Surviving The Impact Of Covid-19: V. New Florida Law Restricts Employer Vaccine Mandates

People wearing covid masks

New Law

The Federal government has been steadily creating more regulations to have various types of employers mandate their employees be vaccinated for COVID-19. Florida employers now have additional considerations besides following the status of the federal Occupational Safety and Health Administration (OSHA) Emergency Temporary Standard (ETS), the Centers for Medicare & Medicaid Services (CMS) vaccine mandate, and the federal contractor vaccine mandate in Executive Order 14042.

As a reaction to these recent federal vaccine mandates, the Florida Legislature was called into special session and passed Fla. Stat. § 381.00317 (2021) which was signed into law and became effective November 18, 2021. This new law has been promoted as Florida’s attempt to “stop the coercion” of the federal government in requiring employers to mandate their employees be vaccinated against COVID-19.

To date, once an employer mandated the vaccine as a condition of employment, there had been exemptions only for medical and religious reasons. While this new law continues to permit private employers to require employees to be vaccinated, a private employer may not impose a COVID- 19 mandate without providing individual exemptions allowing an employee to “opt out” of such mandate based on one of five (5) reasons. The law expressly requires that employers must allow an employer to opt out pursuant to one of the following five (5) justifications:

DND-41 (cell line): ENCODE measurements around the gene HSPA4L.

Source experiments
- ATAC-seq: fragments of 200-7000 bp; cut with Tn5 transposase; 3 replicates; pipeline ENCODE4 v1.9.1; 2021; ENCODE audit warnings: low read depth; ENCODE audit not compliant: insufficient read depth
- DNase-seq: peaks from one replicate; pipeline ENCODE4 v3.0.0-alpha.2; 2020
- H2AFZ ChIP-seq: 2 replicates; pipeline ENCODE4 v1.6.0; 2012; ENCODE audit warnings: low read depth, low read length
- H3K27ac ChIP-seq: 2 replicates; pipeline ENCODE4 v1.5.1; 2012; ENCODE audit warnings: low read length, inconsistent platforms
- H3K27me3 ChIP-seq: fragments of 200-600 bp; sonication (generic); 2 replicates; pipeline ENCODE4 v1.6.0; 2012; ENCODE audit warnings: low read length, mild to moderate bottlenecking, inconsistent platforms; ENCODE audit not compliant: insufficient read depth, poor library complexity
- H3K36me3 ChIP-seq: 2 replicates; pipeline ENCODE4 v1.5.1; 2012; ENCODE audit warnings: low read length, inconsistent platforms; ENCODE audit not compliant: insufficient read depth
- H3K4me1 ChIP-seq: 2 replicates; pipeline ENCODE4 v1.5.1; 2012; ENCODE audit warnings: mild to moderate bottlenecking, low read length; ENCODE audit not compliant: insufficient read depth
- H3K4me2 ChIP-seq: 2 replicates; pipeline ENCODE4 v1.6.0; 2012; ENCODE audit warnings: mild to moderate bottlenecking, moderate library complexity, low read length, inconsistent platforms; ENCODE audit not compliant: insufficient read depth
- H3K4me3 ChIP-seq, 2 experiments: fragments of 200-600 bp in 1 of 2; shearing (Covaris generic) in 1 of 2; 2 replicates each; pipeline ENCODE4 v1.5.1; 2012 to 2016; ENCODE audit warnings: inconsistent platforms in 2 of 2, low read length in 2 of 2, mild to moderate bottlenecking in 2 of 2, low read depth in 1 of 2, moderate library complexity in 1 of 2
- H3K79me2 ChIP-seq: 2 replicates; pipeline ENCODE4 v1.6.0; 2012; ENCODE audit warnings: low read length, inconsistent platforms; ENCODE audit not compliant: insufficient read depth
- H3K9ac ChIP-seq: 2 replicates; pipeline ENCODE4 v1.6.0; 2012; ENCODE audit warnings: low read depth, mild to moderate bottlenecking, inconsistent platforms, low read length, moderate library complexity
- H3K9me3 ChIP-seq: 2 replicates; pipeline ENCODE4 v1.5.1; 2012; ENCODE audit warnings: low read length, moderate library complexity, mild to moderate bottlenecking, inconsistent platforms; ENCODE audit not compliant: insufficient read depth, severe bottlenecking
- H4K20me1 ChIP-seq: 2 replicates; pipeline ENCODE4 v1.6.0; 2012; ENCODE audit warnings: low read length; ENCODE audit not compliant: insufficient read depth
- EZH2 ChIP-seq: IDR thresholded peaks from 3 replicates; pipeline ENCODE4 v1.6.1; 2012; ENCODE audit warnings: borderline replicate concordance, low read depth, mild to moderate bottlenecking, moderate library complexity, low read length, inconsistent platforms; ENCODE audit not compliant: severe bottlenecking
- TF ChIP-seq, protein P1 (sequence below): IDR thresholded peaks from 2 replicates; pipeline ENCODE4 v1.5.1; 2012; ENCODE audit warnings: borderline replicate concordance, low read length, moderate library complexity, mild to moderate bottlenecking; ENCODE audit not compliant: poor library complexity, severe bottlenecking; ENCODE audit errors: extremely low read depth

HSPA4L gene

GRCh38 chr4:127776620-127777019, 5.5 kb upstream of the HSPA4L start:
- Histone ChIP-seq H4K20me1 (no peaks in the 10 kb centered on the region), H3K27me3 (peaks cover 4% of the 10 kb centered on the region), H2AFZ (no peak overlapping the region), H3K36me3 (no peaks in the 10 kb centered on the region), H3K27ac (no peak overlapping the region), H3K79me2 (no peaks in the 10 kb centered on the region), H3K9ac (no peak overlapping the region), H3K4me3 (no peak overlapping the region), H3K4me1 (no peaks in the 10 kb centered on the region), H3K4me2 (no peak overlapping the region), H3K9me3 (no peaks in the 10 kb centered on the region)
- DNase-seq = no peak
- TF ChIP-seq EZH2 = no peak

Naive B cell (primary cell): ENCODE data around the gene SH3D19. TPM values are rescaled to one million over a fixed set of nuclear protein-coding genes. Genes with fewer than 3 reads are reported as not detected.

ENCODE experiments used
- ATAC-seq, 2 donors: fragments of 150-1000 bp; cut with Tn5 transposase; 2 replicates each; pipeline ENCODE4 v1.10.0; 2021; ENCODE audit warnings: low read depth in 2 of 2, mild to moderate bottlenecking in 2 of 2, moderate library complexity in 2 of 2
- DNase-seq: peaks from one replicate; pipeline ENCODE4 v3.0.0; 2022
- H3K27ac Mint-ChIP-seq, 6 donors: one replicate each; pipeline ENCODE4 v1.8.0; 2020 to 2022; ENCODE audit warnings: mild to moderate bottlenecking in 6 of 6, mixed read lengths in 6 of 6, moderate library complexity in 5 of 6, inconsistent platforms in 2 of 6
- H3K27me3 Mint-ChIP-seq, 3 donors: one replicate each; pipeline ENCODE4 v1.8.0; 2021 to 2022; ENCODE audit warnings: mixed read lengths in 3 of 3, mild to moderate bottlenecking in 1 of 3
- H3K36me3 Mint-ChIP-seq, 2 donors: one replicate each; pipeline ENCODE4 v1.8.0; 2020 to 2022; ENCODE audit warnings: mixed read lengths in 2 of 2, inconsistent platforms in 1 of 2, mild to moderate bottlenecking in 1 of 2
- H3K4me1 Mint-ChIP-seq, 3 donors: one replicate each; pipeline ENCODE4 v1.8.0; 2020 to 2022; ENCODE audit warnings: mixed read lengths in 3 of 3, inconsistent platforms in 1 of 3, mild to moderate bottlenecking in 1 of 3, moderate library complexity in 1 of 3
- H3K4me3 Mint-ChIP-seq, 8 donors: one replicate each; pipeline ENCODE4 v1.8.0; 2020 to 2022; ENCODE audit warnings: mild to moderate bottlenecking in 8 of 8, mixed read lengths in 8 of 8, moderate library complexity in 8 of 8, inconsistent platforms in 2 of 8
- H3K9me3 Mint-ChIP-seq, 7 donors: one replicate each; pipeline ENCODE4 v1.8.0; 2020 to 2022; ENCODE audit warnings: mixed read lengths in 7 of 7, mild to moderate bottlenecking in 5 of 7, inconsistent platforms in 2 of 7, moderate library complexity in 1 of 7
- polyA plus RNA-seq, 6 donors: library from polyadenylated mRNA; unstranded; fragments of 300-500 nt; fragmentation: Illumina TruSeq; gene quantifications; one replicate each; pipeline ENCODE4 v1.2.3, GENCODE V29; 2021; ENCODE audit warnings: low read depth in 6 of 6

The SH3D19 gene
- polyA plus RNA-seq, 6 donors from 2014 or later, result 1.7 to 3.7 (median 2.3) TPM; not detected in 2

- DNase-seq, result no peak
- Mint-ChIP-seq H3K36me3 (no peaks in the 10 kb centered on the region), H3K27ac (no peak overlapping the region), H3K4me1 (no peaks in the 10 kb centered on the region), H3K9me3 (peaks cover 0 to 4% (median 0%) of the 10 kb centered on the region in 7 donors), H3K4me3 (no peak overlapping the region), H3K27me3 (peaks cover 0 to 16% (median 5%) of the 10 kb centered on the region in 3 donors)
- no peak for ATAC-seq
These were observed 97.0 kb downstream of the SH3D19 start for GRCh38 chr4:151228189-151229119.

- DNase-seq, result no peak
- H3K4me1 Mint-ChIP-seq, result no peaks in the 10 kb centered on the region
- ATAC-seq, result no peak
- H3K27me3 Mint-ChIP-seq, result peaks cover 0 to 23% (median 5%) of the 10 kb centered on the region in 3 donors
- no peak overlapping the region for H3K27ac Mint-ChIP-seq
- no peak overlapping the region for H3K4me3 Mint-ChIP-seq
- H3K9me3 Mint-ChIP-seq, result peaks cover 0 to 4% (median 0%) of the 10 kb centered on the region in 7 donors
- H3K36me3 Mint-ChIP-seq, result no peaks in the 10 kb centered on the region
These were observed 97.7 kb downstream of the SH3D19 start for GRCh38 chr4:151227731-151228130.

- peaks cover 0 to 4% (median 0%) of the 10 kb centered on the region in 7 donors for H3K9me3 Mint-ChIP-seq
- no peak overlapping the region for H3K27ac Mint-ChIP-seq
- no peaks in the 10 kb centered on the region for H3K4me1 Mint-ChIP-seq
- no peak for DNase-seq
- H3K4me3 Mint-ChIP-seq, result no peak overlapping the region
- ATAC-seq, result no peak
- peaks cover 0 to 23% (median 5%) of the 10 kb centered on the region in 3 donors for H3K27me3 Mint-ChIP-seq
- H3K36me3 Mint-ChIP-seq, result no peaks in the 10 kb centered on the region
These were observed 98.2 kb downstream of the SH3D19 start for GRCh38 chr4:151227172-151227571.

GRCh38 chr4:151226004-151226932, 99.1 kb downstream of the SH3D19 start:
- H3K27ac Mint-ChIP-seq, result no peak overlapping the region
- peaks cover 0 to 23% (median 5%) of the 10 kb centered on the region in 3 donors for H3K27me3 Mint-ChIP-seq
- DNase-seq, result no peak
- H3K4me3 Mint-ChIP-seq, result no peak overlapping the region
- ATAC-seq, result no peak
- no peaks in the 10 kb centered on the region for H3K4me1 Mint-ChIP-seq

1. Medical Reasons

    An employer must allow an employee to opt-out for medical reasons, including pregnancy or anticipated pregnancy. To claim an exemption based on a medical reason, the employee must present to the employer an exemption statement, dated and signed by a physician, physician assistant, or advanced practice registered nurse certifying that, in their professional opinion, the COVID-19 vaccination is not in the best medical interest of the employee.

  2. Religious Reasons

    Employees can also claim exemption based on “religious reasons.” Specifically, the law requires that employers allow an exemption for an employee who presents a statement indicating that the employee declines COVID-19 vaccination because of a “sincerely held religious belief.”

  3. COVID-19 Immunity